Reconstructing the Last Pleistocene (Late Devensian) Glaciation on the Continental Margin of Northwest Britain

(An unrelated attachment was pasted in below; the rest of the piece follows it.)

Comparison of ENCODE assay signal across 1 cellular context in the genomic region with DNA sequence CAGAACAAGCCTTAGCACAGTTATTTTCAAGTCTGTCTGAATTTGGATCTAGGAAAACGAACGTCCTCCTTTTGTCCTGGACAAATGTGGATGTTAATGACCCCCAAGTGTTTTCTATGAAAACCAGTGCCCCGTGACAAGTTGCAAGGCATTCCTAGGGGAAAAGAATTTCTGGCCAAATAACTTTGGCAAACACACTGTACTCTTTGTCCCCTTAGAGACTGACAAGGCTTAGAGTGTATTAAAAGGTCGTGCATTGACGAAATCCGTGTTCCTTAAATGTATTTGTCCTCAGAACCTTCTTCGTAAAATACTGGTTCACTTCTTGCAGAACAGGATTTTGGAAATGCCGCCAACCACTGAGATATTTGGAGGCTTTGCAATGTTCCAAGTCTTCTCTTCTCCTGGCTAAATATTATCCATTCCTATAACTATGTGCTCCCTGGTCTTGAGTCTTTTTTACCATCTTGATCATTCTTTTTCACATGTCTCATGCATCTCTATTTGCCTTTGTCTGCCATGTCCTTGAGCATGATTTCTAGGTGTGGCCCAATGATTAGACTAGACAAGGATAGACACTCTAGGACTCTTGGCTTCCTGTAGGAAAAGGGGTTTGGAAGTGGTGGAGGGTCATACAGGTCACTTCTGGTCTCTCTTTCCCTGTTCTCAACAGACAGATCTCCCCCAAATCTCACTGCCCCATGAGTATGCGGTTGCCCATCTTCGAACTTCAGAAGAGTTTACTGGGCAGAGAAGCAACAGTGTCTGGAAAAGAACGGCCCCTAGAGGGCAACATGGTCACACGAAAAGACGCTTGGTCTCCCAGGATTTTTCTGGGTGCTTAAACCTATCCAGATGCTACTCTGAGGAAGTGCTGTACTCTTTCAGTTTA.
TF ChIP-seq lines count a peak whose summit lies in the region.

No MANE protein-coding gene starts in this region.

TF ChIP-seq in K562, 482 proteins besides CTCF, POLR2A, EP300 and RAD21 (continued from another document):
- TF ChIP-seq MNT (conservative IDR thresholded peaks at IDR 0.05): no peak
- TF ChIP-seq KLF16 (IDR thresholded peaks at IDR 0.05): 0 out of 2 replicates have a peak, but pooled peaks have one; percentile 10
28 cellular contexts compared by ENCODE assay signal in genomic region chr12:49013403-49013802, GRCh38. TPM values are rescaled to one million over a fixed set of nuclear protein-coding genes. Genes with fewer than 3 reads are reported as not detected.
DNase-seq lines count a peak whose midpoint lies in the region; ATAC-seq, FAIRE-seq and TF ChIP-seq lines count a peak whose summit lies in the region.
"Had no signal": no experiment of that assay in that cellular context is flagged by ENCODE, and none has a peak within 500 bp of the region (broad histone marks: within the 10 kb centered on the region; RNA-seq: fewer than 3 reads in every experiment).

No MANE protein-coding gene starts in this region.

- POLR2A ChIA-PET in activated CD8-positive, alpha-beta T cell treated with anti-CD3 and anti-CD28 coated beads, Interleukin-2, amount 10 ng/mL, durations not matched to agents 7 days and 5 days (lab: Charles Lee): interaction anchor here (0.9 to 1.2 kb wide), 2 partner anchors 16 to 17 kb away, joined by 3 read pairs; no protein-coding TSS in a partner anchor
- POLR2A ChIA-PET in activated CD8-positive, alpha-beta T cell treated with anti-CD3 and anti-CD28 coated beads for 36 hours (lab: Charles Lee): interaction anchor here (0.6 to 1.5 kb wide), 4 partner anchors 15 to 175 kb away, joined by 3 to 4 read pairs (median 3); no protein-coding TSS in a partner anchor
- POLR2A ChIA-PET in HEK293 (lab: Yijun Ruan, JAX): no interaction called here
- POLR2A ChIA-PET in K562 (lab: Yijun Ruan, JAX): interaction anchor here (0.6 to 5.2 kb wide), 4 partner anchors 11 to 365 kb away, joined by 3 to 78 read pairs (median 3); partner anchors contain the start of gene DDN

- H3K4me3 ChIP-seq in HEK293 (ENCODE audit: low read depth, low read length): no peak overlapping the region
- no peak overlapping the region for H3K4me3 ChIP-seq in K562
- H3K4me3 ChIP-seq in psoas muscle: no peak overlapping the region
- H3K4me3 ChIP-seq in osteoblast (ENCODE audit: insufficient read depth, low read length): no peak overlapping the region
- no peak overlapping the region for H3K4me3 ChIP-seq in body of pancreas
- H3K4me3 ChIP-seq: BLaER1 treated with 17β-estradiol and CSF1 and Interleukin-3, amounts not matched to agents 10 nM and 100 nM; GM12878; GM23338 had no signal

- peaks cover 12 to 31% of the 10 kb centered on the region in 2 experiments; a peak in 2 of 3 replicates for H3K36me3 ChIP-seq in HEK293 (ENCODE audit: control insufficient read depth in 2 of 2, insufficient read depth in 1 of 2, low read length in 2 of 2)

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The continental margin in the area west of Shetland was subjected to repeated and extensive ice sheet advances during the Late Pleistocene. Seabed imagery, seismic survey and borehole core data show the Late Devensian ice sheets expanded across the continental shelf three times, two of these advances reaching the shelf edge. On the inner shelf, where present-day water depths are generally less than 100m, only thin sediments from the last retreat phase and exposed rock surfaces remain, all other deposits from earlier phases having been removed by the last advance. On the mid to outer shelf elements of all three phases are preserved, including lodgement and deformation tills, melt-out and water-lain till sheets, in-filled hollows left by stagnant ice decaying in situ and a series of large recessional and terminal moraines. In addition, there is evidence of shallow troughs and overdeepend basins which indicate preferential ice-drainage pathways across the shelf which were formerly occupied by ice streams. At the shelf edge, a thick wedge of glacigenic sediment forms a transition from the till sheets and moraines of the shelf to debris flows composed of glacigenic sediments on the upper slope. Shelf-edge moraines show an architecture indicating floating ice in modern water depths over approximately 180m, suggesting the West Shetland ice sheet was no more than about 250m thick. The upper and middle slope is dominated by glacigenic debris flows which are focused in the slope areas below the proposed ice stream discharges at the shelf edge. The mid-to-lower slope has been subjected to contour current activity which has re-worked much of the glacigenic sediment in this position. The lower slope and floor of the Faroe-Shetland Channel are marked by either large debris flow lobes of glacigenic sediment or thin glacimarine muds deposited from suspension. A conceptual model of the glacigenic development of a passive continental margin based upon the West Shetland example shows the deposited sequence for both advance and retreat phases of a glacial cycle, and the actual preserved sequence which might be expected in the rock record. The model also shows that ice sheet buoyancy, thickness, and to a lesser extent, basin subsidence, are the most important factors in the deposition and preservation of a glacially-influenced marine sequence.